For months now news and social media outlets have featured stories on the spread of the Zika virus and the dangers it presents. With the upcoming Olympic Games in South America – not to mention summer travel season approaching – that leaves parents with a lot of questions. I wrote about Zika a few months ago, but there have been new developments and I want to take a moment to review and update our families on the science and medical issues.
Zika virus was actually first identified in 1947 in Africa. Initially, it was found along equatorial regions of Africa and Asia, but in mid-2015 the first cases were reported in the Western Hemisphere in Brazil. Since then it has been confirmed in 22 other countries in the Americas – and the rate of spread became so great that in February 2016 the World Health Organization (WHO) declared a public health emergency.
Zika is a virus that spreads from person to person through the bite of an infected mosquito – either the yellow fever mosquito or the Asian tiger mosquito. To date there have been multiple cases in the U.S. of Zika infection, but the Center for Disease Control (CDC) investigations have found that all were in travelers returning from affected countries – and no cases have been contracted locally. However – there is great concern among infectious disease experts that these “imported” cases could result in local spread in some areas and that by this summer the virus may be endemic in some parts of the U.S.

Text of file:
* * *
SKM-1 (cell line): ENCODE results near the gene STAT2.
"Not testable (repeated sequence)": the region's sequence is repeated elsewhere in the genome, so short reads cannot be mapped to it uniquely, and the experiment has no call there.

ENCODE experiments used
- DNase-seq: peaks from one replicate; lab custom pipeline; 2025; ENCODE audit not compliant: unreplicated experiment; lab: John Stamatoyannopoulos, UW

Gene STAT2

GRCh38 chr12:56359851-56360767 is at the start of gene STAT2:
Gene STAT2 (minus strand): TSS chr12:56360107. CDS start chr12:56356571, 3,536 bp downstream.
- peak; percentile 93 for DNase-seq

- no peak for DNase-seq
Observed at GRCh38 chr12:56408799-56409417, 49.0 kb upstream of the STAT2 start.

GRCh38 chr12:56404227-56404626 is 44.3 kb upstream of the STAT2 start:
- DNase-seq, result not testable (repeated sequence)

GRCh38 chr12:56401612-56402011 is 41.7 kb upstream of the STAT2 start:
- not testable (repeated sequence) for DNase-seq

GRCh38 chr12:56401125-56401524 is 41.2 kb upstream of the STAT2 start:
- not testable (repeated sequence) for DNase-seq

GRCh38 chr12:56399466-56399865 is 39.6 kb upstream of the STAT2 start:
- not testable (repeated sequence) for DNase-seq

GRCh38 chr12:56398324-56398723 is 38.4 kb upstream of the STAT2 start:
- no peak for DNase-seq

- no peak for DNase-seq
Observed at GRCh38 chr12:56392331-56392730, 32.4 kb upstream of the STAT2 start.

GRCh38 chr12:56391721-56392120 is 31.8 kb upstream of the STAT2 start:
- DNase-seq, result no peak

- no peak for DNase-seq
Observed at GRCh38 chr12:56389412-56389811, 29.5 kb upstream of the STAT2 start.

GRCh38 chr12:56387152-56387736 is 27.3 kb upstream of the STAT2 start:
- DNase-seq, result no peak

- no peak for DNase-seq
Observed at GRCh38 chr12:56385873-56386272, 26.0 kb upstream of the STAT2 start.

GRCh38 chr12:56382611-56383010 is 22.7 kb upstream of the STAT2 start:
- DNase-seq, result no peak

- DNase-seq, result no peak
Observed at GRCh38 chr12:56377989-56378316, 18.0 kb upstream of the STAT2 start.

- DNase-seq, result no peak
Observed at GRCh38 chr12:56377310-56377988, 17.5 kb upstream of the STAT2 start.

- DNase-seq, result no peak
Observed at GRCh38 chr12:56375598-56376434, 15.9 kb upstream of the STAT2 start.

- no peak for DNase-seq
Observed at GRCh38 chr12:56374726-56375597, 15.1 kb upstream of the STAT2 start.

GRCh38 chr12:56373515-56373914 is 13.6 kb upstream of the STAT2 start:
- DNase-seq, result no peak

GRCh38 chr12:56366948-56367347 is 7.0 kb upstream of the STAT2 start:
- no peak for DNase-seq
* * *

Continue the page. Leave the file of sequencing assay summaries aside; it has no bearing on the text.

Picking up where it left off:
About 20% of infected individuals develop symptoms. The illness is usually mild – lasting less than a week, with symptoms such as fever, pink eye, rash and mild joint pains. There are no treatments – just comfort and supportive care. The most severe repercussions are the effects of the virus on babies born to pregnant mothers who become infected. Federal health officials have confirmed that the Zika virus can cause microcephaly (babies born with a small head) and other significant brain abnormalities in infants.
There is no vaccine to protect individuals from contracting Zika- so the key to keeping your family safe will be effective use of insect repellents and monitoring for updates from public health officials – especially for families with plans to travel to Central or South America. And as always, call with questions or schedule an appointment at the Kids First Travel Clinic. Wishing everyone a safe summer.